1997-10-09 - Re: 6502 ML programming

Header Data

From: ghio@temp0133.myriad.ml.org (Matthew Ghio)
To: cypherpunks@cyberpass.net
Message Hash: 301797438c4a41d70ace666752a41d7cecc985fb4a11972e841a5bbeb2c5b363
Message ID: <199710090632.CAA06768@myriad>
Reply To: <199710090439.XAA16340@einstein.ssz.com>
UTC Datetime: 1997-10-09 06:56:33 UTC
Raw Date: Thu, 9 Oct 1997 14:56:33 +0800

Raw message

From: ghio@temp0133.myriad.ml.org (Matthew Ghio)
Date: Thu, 9 Oct 1997 14:56:33 +0800
To: cypherpunks@cyberpass.net
Subject: Re: 6502 ML programming
In-Reply-To: <199710090439.XAA16340@einstein.ssz.com>
Message-ID: <199710090632.CAA06768@myriad>
MIME-Version: 1.0
Content-Type: text/plain

Jim Choate <ravage@ssz.com> wrote:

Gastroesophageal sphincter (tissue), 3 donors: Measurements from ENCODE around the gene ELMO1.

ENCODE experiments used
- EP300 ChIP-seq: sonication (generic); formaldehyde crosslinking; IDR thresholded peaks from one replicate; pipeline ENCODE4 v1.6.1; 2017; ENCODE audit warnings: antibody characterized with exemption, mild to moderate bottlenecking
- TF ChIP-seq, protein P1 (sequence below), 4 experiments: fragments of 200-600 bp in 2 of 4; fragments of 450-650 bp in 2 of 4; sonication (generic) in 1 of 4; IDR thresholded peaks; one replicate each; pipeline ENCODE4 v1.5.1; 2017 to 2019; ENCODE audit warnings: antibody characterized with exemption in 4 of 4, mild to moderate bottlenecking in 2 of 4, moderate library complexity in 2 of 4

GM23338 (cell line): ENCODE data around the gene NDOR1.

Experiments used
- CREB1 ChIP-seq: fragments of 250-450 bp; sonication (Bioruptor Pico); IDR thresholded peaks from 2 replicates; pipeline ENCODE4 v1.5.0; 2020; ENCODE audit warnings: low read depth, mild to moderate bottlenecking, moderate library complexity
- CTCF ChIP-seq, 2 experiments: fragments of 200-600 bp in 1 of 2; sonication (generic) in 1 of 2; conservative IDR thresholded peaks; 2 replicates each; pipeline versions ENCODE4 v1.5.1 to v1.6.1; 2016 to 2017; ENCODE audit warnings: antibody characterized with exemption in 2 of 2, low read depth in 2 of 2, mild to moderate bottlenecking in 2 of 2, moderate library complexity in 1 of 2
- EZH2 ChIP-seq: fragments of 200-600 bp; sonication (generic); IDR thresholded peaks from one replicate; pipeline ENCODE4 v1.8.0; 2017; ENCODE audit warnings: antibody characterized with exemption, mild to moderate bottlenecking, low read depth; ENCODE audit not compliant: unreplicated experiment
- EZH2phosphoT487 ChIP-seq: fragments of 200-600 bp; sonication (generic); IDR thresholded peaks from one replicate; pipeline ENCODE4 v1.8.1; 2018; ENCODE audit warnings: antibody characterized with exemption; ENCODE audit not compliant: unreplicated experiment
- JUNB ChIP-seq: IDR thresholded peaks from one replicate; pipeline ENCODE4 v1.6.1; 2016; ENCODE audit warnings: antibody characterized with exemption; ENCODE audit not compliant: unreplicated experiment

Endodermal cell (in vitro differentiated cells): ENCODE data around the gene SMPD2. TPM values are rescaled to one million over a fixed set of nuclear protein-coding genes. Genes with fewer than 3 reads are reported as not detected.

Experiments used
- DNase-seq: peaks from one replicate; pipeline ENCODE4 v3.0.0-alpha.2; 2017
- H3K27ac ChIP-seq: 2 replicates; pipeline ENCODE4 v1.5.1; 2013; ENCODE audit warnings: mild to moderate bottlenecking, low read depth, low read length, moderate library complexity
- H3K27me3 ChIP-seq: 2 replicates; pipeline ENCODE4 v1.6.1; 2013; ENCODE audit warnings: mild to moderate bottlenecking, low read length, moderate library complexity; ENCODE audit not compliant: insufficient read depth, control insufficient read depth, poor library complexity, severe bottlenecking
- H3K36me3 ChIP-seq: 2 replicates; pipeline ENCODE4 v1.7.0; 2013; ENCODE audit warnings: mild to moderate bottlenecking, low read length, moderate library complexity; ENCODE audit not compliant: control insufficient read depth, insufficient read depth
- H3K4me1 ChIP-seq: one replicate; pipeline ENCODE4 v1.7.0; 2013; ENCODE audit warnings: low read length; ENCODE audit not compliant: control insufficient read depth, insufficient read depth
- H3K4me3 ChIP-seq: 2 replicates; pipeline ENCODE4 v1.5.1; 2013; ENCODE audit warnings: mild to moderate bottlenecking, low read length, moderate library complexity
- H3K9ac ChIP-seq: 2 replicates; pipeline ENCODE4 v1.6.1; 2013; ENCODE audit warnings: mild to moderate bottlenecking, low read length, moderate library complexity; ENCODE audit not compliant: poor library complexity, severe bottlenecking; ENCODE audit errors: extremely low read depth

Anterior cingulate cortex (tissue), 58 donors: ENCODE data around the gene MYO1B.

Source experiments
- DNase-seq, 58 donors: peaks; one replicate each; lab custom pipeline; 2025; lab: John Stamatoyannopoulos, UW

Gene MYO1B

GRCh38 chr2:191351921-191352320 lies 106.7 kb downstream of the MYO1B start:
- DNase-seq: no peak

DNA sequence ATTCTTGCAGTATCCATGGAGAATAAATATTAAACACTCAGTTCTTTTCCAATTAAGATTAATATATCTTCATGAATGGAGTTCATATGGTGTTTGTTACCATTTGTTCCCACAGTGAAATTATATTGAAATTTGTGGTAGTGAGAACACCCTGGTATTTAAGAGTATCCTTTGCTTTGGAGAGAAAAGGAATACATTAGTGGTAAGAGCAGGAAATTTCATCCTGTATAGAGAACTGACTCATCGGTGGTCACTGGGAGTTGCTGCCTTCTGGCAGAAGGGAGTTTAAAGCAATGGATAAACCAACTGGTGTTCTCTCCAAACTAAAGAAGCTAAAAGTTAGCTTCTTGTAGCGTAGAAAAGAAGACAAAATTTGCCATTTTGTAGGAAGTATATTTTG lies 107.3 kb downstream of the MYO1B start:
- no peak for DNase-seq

> There in no 'DATA' construct in 6502 assembly.
> This is some sort of macro that either the assembler or programmer
> defined. All official Rockwell/Commodore [1] 6502 assembly mnemonics are
> three letter.

True, but most assemblers would let you insert static data into the object
file using various pseudo-ops like that.

> Idealy a jump table was created that had the various target addresses for
> your routines.

Oh, those were fun to debug too...

> The most efficient way to store data in 6502 is to put it in the first 256
> bytes of ram, then it could be called in no more than 2 clock cycles.

Actually that took three cycles.  One to fetch the opcode, one to fetch the
target address, and one to fetch the data byte.  If you wanted to do it in
two cycles, you had to write the data into the operand of the instruction
that loaded it (self-modifying code).